Tuesday, August 30, 2011


About 6 months ago I started drinking coffee. Before I drank it I always WISHED I drank it. People who drank coffee looked so cool and together (remember this post?). While I was unemployed I would get up at 8am and drink about 5 cups of coffee while reading the paper. Was I turning into my father? Perhaps. My Dad (who is hella old) retired when I was 9 years old and since he's been retired (that's 20 years now) reads the whole paper everyday. And up until he became a Mormon/his doctor told him to stop drinking coffee he drank 2 LARGE cups of coffee while reading that paper. He sits at the kitchen table in complete silence, reading the ENTIRE PAPER. He recently started getting the Wall Street Journal sent to his house because the Dallas Morning Star is apparently too liberal for him. He also maintains that Fox News is the only unbiased news station. Oh Dad. But this is not the point. The point is the coffee.

My mom is sups picky about her coffee. When I was little my favorite thing to do was make my mom her coffee. She took it with half an Equal packet and two heaping tablespoons of coffeemate (aka corn). She would tell me to add enough coffeemate that the coffee was the color of my skin, and I remember holding my hand up to the coffee to compare. She tried to make me my coffee when we were in Florida in June and I threw a mini temper tantrum when she tried to put milk in my coffee instead of half and half. That's what happens before I have my coffee. I throw temper tantrums. Sometimes I also throw temper tantrums when I have to go to the dentist, which I did when I was 22... I was literally lying on the floor screaming and crying because I didn't want to go to the dentist... Did I mention I was 22? God is going to smote me with highly emotional children. And I will deserve it.

Coffee is like a thing. I still associate it with being an adult which means now that I drink it I am like a real adult. Sort of. I recently bought this coloring book and have spent 3 out of the past 4 evenings coloring in it. So maybe real adult is a stretch. Anywho, my roommate likes her coffee black, and she has very sensitive taste buds and can notice all these subtle nuances and flavors. I add half and half to mine, so the taste is sadly lost on me, but I appreciate her appreciation. On Sunday, during "Hurricane" Irene we sat on the couch and drank coffee and watched Say Yes to the Dress and What Not to Wear. Well, until the power went out. To be honest, I think the concept of spending so much on a wedding dress is a little excessive but it is fun to watch people cry about dresses. I ESPECIALLY love seeing the women who love ridiculous dresses and then end up buying them and crying about beautiful they are when they are in fact ridiculous.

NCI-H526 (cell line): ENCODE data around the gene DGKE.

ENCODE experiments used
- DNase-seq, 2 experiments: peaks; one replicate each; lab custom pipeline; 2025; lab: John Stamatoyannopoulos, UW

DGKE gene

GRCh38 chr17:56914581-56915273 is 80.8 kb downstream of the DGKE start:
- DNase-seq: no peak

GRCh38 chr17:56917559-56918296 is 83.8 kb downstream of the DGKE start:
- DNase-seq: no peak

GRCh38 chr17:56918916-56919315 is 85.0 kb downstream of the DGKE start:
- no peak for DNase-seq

This one is see-through.

I also love it when there are chunky ladies on there. I also enjoy hating the women who insist on trying on dresses outside their budget when their parents are paying. I enjoy it all! I am nothing if not a voyeur. Anyway, I got to drink coffee out a legitimate mug on Sunday morning, NOT a travel mug, which I haven't done in FOREVER. It was my city feed mug. 

I was also wearing my pajamas. Drinking coffee out of a mug, on your couch while wearing your pajamas and watching bridal shows is very pleasurable. Only one thing would've make it better.


Monday, August 29, 2011

Fat Feelings

Since beginning my own Journey (Does the Bachelor franchise own this word? Maybe. Hopefully I won't get sued.) with Size Acceptance about a year ago, I have become consistently shocked by blatant body hate, my own included. As I’m sure you’re all aware, body hate manifests itself in many ways. There is literal body hate, where you look at your body in the mirror, or in pictures and think, "EW. GROSS." There is physical body hate in the form of intense dietary restrictions or punishing exercise. And there is conceptual body hate, where you blame your body for keeping you from having the things you want: a good job, acceptable healthcare, intimate friendships, or, in the case of most of my dearest friends, romantic Love (from here on out I’ll just call it “Love” with a capital L). Every fat woman I know thinks she would be more desirable as a mate if she were thin. This is no mistake, nor is it her fault. Few movies or TV shows have fat women in them, and, if they do, the fat woman is the best friend, or her overt sexuality is a big joke. We are berated with weight loss commercials and even the government is declaring war on obesity, aka encouraging body policing. Then we have people like Jennifer Hudson saying she is more proud of her weight loss than her Oscar and media outlets broadcasting this idea like it isn't horrifying. So of course, why WOULD a fat woman think she could be Loved?

But here's the thing we are forgetting. Love isn't some formula. In Eat, Pray, Love Elizabeth Gilbert goes on this great journey to find herself and then finds herself AND Javier Bardem. Oh, Joy! Maybe, if this movie was the only one of its kind it wouldn't offend me in this way, but we are fed the idea that, if we can just become our best selves love will come to us. And our best self is, of course, always and forever, our thinnest self. Sometimes it does come. Sometimes we lose the weight or become self-actualized and the doors of heaven on earth are suddenly open to us. But sometimes they aren’t. I am not going to try to sell you on the idea that if you can just love yourself someone else will love you. Because I know from personal experience that isn’t how it works. There are thin women who hate themselves who don't have boyfriends and there are fat women who hate themselves getting married everyday. There are things we can't know and can't understand and to blame your body isn't just unfair, it is fundamentally illogical.